HAFA and LEDC jointly applied for, and received, BFRDP grants in 2012 and 2015 to implement culturally appropriate training and farming practices for Hmong and Latino farmers in Minnesota. Over half of all producers at farmers’ markets in the Twin Cities are Hmong farmers. HAFA started in 2011 as a food hub to network, advocate, and educate Hmong farmers through managing a 155-arce farm, pooling produce and selling it. (Food hubs receive food from small and mid-size farms, adds value, and distributes it). LEDC provides technical and leadership skills for the economic progress of the Latino community. A few LEDC successes are the creation of the Cooperative Mercado Central and Midtown Global Market. The BFRDP grants support both Hmong and Latino farmers to earn livable incomes through offering business, marketing, and crop planning, micro-loans for new products, and an increased ability to sell to schools, institutions and restaurants as well as farmers’ markets.
The Community Food Projects Competitive Grant Program (CFP) also promotes long-term community-based solutions to food insecurity in low-income communities. As well as serving low-income communities, the majority of CFP projects serve African American, Latino, and multi-racial households.
Thunder Valley CDC received a CFP grant in 2015 to start a demonstration farm on their Regenerative Community property on Pine Ridge. With 95 percent of food coming from off the reservation, the goals of the project are to strengthen sovereign access to nutritious and culturally appropriate food, indigenous to the region, beginning with the creation of a community garden and greenhouse, educational programs for youth and community members, financial and distribution assistance to farmers, and the possible creation of employee-owned businesses and grocery stores increasing employment opportunities for Lakota people. Thunder Valley CDC hosts summer farmers’ markets to connect with producers and is evaluating the feasibility of grocery stores. (Below: As part of Thunder Valley CDC's Food Sovereignty Initiative, Linda Black Elk (Catawaba) led a Medicinal Plant Walk, wherein participants foraged for native medicinal and edible plants on the lands of the Oglala Lakota Nation to incorporate into cooking and nutrition classes).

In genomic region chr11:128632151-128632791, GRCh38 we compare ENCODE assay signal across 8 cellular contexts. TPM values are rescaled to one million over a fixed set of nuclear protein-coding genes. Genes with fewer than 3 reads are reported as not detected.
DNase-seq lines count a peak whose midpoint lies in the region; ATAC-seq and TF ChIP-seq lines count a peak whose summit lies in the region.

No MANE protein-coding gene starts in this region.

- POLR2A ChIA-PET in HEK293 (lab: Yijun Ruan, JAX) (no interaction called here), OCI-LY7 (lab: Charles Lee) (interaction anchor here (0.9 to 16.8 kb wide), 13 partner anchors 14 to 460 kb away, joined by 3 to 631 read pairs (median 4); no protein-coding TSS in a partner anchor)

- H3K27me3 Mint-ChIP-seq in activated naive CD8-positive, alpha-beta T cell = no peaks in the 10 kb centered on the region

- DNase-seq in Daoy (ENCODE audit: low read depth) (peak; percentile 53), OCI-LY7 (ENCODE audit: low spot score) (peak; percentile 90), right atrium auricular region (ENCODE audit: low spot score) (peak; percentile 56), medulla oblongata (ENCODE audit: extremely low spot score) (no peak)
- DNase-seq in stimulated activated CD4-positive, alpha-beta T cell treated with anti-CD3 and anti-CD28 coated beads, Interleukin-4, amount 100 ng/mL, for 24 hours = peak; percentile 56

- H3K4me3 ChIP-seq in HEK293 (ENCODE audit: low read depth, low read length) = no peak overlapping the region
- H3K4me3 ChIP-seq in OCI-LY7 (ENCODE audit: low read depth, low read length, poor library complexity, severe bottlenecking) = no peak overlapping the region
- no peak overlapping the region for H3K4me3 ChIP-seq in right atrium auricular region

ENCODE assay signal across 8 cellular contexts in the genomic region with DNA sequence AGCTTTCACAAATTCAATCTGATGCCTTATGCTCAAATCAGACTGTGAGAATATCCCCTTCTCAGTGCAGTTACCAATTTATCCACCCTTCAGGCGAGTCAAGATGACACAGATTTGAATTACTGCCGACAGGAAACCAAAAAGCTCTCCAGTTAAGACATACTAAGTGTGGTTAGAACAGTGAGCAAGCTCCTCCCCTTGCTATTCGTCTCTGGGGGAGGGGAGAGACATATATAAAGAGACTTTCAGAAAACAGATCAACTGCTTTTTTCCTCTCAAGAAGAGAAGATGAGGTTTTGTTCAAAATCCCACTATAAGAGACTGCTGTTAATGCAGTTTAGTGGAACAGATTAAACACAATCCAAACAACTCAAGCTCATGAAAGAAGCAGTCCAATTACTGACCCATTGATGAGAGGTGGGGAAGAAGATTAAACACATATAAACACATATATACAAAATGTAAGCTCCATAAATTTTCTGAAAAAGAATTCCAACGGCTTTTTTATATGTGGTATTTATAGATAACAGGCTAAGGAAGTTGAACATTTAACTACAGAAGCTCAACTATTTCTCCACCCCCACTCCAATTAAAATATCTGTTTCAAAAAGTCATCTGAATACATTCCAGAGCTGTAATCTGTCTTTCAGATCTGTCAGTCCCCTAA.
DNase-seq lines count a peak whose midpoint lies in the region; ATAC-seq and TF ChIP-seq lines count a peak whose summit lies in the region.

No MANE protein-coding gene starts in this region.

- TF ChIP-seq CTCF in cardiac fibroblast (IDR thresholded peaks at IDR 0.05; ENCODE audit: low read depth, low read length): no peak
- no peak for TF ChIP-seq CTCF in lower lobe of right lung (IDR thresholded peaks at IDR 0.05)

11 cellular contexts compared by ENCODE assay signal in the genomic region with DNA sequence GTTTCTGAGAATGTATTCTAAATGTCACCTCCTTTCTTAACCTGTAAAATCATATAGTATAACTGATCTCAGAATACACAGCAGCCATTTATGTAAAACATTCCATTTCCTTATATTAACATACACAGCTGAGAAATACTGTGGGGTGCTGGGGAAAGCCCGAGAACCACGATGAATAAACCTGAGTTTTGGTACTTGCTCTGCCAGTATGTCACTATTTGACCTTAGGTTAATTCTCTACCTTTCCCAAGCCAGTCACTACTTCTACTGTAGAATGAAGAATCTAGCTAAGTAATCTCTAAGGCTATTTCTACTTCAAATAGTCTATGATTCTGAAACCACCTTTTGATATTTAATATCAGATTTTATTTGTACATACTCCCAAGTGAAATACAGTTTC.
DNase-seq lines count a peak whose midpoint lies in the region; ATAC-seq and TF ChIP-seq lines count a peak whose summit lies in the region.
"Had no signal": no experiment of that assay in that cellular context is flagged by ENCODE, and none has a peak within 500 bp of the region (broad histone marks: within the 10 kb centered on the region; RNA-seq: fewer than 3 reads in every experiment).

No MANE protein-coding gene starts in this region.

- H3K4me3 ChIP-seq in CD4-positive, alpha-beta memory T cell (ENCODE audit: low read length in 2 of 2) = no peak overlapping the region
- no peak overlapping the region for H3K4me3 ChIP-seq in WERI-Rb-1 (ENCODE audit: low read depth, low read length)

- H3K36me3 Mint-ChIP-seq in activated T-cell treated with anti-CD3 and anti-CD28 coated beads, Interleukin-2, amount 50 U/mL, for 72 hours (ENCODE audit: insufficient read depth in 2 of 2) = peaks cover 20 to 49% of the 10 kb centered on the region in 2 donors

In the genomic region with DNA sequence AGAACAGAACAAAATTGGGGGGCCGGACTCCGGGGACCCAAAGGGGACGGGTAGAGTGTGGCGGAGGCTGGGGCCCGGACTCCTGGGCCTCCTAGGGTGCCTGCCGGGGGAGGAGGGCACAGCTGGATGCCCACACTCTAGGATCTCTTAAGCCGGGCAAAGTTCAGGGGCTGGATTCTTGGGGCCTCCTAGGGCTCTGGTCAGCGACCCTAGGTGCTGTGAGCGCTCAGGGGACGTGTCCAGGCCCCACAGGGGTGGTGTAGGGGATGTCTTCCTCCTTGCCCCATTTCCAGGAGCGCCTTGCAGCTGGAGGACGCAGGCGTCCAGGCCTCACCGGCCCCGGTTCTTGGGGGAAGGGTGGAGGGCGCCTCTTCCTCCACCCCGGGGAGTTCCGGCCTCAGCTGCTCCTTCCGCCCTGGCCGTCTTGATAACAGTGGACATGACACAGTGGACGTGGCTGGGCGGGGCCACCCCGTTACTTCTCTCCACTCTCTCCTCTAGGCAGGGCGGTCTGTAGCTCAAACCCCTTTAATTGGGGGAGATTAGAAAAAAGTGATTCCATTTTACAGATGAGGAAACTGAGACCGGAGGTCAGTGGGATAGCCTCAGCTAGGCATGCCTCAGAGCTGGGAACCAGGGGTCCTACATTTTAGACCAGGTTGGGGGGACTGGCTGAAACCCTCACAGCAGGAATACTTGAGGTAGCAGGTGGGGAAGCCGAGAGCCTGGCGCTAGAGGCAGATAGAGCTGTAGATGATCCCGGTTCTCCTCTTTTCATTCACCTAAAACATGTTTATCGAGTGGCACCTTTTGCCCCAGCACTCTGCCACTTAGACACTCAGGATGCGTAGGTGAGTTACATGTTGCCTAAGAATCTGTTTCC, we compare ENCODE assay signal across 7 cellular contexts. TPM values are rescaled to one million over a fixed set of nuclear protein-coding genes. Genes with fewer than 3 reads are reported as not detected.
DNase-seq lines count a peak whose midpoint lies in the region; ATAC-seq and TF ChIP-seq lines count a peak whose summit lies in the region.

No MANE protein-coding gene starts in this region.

Increasingly, community groups—such as HAFA, LEDC and Thunder Valley CDC—are taking action to confront racialized food insecurity. While USDA and farmers’ markets play a role in increasing healthy food access, there remains, of course, much to do. As the 2014 Building the Case for Racial Equity in the Food System report by the Center for Social Inclusion highlights, such strategies may include explicit efforts to link rural to urban communities, raise wages in the food industry and/or alter long-standing policies that have created barriers to land ownership for people of color and agricultural workers. Other public policies can also be challenged: for example, public procurement policies can be changed to create more business opportunities for minority-owned businesses, while public subsidies for corporations promoting unhealthy food products can be curtailed. With the passage of better policies more intentional steps need to be taken to link communities of color to the increased economic opportunities and build capacity so they can continue designing secure food systems. The work of HAFA, LEDC, and Thunder Valley CDC, among others, illustrate the potential for culturally resonant, healthy food strategies to generate jobs and improve health in communities of color, while building community wealth.